TEHRAN – President Mahmoud Ahmadinejad dismissed on Thursday any threat of new sanctions against Iran over its nuclear program, a day after world powers pressed Tehran to meet them this month for talks on the nuclear dispute.

Other officials separately said Iran would soon put forward its own package, referring to unspecified proposals to world powers, which Tehran has talked about for months as a way to help resolve international issues of contention.

But it remained unclear to what extent it would address Iran's nuclear work, which Tehran says is for peaceful power purposes but which the West suspects is aimed at making bombs.

Iran will soon present its updated package which deals with justice, peace and global security, Foreign Ministry spokesman Hassan Qashqavi was quoted as saying by the IRNA news agency.

The topics and the content of the package will be announced after it has been presented, Qashqavi said. State broadcaster IRIB said it would be presented before the U.N. General Assembly meets in New York on September 23-25.

U.S. President Barack Obama has given Iran until this month to take up a six powers' offer of talks on trade if it shelves nuclear enrichment, or face harsher penalties.

Iran, the world's fifth-largest oil exporter, has repeatedly rejected demands to halt uranium enrichment, which can have both civilian and military purposes.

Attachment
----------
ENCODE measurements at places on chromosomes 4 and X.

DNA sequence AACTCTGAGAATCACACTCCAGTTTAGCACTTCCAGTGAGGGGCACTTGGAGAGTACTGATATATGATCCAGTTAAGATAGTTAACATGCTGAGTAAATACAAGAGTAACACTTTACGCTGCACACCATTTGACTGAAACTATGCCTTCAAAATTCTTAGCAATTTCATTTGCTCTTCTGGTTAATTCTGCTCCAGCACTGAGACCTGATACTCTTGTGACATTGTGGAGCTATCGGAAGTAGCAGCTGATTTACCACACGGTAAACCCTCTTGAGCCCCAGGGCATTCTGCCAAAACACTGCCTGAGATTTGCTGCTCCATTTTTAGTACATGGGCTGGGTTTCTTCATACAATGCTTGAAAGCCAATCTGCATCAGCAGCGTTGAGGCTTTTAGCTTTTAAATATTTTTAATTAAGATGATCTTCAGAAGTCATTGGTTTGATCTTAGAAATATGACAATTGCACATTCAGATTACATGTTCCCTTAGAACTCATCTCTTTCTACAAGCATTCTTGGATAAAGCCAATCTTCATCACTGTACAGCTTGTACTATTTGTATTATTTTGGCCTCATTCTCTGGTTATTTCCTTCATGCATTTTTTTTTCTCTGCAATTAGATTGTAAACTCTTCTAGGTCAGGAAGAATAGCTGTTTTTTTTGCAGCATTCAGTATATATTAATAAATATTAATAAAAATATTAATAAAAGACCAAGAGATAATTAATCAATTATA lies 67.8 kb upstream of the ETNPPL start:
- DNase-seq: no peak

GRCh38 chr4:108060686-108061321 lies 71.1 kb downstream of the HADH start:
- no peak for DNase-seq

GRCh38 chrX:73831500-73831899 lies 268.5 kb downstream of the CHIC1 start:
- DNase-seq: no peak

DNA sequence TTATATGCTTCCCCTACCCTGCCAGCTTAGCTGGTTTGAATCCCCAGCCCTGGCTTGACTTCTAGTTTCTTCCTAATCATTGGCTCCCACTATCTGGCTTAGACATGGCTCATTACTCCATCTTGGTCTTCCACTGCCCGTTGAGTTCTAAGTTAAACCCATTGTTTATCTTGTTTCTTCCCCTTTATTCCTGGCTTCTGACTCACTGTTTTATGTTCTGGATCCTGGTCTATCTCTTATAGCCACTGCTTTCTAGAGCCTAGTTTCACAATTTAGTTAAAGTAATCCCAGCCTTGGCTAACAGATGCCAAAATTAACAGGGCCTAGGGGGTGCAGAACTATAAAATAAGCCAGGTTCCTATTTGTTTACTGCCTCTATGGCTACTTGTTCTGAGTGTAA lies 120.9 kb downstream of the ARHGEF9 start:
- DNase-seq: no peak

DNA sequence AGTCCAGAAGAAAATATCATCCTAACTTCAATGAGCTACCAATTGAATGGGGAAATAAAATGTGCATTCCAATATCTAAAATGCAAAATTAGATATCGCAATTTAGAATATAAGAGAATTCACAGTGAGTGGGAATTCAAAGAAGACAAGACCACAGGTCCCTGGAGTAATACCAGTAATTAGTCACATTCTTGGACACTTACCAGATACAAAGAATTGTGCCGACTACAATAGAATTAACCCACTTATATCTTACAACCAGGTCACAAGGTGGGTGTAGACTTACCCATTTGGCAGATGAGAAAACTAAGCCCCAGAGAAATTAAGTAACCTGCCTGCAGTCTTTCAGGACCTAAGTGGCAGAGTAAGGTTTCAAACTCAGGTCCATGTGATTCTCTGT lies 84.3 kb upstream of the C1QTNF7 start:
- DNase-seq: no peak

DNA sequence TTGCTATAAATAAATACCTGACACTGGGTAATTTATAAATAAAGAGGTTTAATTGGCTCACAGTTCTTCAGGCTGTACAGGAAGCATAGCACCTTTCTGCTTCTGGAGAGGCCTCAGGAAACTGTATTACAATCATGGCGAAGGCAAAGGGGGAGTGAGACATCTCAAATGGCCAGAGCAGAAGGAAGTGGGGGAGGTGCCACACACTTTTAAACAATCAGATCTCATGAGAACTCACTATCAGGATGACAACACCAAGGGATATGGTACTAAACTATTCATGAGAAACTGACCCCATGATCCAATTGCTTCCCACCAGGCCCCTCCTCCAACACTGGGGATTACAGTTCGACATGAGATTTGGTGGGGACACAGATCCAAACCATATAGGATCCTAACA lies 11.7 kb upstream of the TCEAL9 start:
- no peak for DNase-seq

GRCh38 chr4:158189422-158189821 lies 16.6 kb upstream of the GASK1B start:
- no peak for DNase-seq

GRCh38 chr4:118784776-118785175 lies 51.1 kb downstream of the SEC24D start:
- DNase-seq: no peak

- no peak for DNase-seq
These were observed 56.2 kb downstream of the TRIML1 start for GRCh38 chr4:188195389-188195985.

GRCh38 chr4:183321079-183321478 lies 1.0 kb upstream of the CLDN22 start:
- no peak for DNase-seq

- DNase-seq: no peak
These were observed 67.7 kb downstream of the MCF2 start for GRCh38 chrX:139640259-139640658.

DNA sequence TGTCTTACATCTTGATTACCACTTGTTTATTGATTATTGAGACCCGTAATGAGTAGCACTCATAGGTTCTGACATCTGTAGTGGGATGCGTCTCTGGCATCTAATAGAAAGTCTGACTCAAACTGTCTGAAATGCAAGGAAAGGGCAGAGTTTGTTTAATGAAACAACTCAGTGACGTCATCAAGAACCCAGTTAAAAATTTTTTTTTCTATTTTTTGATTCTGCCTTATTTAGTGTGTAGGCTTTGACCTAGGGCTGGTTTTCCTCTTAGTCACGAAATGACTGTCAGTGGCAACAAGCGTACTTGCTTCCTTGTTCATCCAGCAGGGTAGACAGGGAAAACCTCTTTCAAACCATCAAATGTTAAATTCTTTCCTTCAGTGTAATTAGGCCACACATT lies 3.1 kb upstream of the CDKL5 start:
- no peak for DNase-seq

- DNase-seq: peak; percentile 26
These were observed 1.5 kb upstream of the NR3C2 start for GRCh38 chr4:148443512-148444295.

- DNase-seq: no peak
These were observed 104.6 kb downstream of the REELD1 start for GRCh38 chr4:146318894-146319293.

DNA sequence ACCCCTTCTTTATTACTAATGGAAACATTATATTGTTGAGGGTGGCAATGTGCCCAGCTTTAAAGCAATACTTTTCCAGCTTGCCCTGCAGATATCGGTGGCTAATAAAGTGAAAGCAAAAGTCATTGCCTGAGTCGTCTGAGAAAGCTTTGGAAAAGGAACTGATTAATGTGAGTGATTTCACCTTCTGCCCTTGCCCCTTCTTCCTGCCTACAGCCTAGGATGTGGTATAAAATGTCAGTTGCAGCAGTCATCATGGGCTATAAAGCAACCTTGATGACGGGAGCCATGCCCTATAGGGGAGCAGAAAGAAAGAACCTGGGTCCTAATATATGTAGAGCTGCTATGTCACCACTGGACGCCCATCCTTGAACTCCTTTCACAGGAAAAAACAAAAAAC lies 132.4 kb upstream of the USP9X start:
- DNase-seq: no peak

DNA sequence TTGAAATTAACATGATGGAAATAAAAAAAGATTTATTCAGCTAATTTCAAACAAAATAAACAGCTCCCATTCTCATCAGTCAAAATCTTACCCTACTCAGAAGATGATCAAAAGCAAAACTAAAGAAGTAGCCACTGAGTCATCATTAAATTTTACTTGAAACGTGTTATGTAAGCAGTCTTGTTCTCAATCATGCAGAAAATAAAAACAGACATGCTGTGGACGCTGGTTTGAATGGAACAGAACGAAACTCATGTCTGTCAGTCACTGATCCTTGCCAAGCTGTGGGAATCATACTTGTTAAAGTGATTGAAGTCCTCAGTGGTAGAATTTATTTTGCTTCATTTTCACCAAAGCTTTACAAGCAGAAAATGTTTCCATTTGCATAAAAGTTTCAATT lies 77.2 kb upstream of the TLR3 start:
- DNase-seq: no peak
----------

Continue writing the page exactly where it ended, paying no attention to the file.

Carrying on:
Ahmadinejad, speaking as parliament approved most ministers in his new cabinet following his disputed re-election in June, said Iran was able to run its own affairs and would even welcome sanctions, Iranian media reported.

No one can impose any sanctions on Iran any longer, said Ahmadinejad, who often rails against the West. But anyhow we have presented our own proposed package.

Qashqavi, the Foreign Ministry spokesman, made clear Iran would not accept any pressure over the nuclear dispute.

Our nation is for dialogue and interaction but if they want to put a deadline using threats and pressure it will not be accepted ... there is no reason to back down, he said.

Iran's chief nuclear negotiator Saeed Jalili was quoted by state television on Tuesday as saying Iran was ready to talk to the major powers and that Tehran had prepared an updated nuclear proposal, without giving any details of its content.

Another senior official suggested that any such talks would not address the Islamic state's nuclear work, but instead focus on international and regional issues, in comments carried by the website of a state-run television station on Thursday.

On Wednesday, Germany hosted a meeting of officials from the six powers -- including also the United States, Russia, France, China, Britain and China -- to discuss Iran's nuclear program.

Volker Stanzel, political director in the German foreign ministry, said after the meeting he expected Iran to respond to the powers' offer of talks by agreeing to meet before the annual U.N. General Assembly meeting .

(Reporting by Reza Derakhshi; writing by Fredrik Dahl; Editing by Dominic Evans)